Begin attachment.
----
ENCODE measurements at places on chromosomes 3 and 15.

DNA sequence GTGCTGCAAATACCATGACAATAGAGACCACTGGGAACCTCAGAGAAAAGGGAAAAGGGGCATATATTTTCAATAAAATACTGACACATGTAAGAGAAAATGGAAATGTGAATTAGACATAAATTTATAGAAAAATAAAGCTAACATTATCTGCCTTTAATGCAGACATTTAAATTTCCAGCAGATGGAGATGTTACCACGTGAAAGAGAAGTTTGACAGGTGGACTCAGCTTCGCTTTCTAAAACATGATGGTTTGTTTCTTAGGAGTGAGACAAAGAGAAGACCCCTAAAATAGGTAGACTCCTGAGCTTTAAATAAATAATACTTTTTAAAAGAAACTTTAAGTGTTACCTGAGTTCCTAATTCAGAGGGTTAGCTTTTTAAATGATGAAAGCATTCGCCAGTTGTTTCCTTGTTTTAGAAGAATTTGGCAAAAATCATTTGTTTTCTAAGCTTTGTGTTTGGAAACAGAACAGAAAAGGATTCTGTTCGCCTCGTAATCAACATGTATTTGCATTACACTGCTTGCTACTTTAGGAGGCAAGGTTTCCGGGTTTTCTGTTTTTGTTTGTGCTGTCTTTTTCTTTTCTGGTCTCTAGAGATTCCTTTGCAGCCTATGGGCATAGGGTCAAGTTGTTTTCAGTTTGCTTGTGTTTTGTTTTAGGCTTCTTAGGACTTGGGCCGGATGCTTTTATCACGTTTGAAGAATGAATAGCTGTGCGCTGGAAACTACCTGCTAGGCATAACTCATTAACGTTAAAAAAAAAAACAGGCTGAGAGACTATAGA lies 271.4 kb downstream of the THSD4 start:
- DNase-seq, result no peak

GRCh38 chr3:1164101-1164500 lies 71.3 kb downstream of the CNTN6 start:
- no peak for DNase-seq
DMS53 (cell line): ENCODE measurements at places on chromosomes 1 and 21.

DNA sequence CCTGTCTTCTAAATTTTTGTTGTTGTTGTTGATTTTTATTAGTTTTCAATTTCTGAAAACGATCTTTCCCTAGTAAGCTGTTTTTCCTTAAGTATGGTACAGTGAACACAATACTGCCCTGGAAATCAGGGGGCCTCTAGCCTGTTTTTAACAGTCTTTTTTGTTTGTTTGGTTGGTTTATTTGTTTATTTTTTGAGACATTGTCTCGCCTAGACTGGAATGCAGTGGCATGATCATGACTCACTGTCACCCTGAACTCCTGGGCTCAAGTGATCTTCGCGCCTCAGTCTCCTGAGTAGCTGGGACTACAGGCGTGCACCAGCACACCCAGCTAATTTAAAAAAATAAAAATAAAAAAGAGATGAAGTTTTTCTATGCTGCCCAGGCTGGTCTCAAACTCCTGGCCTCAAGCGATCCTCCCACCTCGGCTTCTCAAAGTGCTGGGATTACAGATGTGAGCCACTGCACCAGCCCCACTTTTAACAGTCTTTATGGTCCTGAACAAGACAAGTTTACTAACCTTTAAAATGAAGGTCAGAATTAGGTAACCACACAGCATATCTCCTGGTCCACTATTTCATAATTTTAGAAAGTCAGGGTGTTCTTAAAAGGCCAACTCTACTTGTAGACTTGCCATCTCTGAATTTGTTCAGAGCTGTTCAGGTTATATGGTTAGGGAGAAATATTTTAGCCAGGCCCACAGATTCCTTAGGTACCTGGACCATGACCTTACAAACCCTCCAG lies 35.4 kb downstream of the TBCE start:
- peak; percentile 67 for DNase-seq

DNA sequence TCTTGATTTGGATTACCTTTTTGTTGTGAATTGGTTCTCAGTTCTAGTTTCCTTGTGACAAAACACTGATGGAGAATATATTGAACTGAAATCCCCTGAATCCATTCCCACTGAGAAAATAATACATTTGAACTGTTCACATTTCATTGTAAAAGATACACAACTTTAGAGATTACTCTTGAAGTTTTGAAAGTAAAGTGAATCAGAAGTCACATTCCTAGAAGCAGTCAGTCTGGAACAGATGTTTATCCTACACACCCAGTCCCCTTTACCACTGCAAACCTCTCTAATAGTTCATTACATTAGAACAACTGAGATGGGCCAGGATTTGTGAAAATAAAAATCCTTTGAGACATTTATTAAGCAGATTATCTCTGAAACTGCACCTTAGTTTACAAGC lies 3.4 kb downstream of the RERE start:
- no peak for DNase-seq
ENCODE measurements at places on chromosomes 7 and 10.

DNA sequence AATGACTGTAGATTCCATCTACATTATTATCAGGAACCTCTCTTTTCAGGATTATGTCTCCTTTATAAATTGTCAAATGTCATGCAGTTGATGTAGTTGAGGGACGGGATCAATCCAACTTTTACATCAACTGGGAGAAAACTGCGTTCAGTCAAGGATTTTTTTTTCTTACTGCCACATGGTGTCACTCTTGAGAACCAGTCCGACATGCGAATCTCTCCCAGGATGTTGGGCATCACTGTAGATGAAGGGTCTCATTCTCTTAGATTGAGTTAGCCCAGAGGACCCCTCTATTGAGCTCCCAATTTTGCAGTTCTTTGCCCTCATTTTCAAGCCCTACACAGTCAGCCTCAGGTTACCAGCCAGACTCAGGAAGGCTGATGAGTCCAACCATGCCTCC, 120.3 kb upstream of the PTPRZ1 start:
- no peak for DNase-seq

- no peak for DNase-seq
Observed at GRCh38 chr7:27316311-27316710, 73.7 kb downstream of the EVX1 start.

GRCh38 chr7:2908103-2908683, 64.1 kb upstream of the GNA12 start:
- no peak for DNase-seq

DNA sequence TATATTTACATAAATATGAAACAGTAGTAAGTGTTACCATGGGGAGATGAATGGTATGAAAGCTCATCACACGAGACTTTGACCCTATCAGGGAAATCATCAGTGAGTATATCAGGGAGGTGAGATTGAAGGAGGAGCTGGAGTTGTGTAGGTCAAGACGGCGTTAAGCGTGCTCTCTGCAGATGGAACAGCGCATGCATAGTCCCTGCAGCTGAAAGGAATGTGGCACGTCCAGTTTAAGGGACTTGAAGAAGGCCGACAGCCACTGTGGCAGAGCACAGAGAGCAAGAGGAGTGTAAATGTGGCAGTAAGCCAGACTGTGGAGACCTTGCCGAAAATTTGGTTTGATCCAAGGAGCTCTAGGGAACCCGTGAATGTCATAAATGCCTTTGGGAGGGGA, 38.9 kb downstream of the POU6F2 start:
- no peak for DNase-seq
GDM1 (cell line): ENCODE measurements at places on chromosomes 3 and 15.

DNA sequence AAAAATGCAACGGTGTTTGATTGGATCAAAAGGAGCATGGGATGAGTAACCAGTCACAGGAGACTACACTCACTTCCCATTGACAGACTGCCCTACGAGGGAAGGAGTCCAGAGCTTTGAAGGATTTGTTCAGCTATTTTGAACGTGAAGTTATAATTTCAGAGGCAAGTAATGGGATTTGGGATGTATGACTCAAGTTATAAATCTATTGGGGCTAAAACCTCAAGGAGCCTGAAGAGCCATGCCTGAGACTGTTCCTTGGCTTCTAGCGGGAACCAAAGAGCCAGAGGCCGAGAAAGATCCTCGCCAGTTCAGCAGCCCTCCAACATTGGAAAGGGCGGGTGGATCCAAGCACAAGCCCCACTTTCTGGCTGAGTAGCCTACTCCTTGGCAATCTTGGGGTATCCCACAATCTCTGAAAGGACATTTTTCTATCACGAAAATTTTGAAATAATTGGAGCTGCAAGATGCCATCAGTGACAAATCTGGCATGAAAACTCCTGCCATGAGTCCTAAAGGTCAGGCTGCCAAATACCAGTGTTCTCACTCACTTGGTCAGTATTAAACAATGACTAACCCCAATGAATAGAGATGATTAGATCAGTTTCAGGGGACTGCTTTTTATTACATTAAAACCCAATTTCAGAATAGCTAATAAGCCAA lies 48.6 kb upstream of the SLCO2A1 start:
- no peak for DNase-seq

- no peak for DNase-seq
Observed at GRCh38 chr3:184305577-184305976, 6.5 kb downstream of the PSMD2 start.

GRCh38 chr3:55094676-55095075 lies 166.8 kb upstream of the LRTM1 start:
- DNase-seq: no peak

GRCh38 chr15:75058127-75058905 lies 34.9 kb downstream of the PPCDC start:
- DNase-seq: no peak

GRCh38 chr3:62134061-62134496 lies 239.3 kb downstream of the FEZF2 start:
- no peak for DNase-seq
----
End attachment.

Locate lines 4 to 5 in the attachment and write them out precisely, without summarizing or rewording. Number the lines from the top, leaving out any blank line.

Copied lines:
GRCh38 chr3:1164101-1164500 lies 71.3 kb downstream of the CNTN6 start:
- no peak for DNase-seq